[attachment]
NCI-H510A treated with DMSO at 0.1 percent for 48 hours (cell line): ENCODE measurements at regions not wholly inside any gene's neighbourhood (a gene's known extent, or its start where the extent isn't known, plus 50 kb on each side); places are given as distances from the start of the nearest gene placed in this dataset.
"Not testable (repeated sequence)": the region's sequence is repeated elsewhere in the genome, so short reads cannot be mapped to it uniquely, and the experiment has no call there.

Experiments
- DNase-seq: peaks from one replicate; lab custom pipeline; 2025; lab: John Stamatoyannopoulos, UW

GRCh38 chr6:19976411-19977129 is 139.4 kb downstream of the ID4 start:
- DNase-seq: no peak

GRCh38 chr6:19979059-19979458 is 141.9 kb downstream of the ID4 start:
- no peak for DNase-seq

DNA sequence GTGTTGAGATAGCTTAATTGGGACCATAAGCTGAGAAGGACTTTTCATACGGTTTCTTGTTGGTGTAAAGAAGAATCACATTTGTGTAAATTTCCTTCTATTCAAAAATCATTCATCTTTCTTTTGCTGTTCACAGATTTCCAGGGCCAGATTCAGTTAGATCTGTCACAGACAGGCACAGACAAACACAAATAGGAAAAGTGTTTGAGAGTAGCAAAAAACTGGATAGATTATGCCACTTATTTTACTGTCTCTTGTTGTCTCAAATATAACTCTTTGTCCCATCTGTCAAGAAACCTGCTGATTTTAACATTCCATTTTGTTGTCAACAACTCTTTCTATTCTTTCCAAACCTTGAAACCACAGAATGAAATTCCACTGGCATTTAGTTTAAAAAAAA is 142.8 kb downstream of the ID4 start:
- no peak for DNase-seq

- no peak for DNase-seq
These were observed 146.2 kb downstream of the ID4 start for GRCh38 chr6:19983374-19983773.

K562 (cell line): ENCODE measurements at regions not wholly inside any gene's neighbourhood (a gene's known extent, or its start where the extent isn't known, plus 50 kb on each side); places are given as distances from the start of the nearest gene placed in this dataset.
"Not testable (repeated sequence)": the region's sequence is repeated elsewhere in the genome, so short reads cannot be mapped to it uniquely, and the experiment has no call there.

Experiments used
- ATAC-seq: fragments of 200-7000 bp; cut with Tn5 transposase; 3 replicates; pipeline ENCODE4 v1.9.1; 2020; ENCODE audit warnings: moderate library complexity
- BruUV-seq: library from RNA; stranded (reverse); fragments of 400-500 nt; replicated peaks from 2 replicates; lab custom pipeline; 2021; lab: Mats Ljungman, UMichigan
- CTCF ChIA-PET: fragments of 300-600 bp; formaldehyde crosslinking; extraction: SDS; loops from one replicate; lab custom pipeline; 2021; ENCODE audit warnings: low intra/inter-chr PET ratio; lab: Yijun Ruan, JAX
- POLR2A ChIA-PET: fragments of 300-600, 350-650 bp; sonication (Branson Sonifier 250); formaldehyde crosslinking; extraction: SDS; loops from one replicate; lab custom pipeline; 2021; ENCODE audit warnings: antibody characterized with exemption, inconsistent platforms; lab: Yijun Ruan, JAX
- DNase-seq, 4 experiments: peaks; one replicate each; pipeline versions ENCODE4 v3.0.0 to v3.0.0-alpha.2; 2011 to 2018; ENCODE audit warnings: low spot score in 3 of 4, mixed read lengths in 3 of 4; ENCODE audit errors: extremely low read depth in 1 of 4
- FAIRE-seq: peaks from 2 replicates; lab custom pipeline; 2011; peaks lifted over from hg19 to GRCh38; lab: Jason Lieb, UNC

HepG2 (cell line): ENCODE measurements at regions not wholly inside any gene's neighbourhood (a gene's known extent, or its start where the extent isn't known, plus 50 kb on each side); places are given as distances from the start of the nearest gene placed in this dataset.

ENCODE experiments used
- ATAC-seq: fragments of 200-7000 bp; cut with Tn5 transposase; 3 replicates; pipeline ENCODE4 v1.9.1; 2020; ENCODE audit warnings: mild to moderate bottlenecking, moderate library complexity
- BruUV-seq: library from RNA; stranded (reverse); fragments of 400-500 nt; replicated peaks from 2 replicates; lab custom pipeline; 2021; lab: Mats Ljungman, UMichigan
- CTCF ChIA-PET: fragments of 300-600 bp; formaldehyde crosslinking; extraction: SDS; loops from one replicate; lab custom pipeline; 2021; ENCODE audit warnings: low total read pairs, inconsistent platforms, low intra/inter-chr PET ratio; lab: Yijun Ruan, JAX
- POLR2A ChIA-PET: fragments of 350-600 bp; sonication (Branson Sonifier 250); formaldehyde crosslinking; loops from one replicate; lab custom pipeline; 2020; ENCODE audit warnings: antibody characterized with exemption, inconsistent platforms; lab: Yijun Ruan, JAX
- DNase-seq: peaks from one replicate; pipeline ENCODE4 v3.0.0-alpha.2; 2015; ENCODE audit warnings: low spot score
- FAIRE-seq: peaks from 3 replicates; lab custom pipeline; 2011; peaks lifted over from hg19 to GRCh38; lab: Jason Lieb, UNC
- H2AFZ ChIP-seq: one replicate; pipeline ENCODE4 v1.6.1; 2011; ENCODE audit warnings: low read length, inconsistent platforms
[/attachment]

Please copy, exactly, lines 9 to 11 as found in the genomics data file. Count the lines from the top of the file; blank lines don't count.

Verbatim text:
DNA sequence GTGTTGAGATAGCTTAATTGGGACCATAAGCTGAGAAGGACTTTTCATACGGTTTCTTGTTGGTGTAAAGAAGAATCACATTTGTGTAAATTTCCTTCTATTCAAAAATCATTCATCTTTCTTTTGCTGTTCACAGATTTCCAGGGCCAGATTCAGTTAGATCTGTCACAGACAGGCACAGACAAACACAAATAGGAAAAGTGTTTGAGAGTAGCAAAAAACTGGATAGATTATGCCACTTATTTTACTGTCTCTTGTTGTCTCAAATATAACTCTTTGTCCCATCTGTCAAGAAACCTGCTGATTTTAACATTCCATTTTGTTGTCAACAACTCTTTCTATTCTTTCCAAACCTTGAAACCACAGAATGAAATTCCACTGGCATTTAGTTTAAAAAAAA is 142.8 kb downstream of the ID4 start:
- no peak for DNase-seq

- no peak for DNase-seq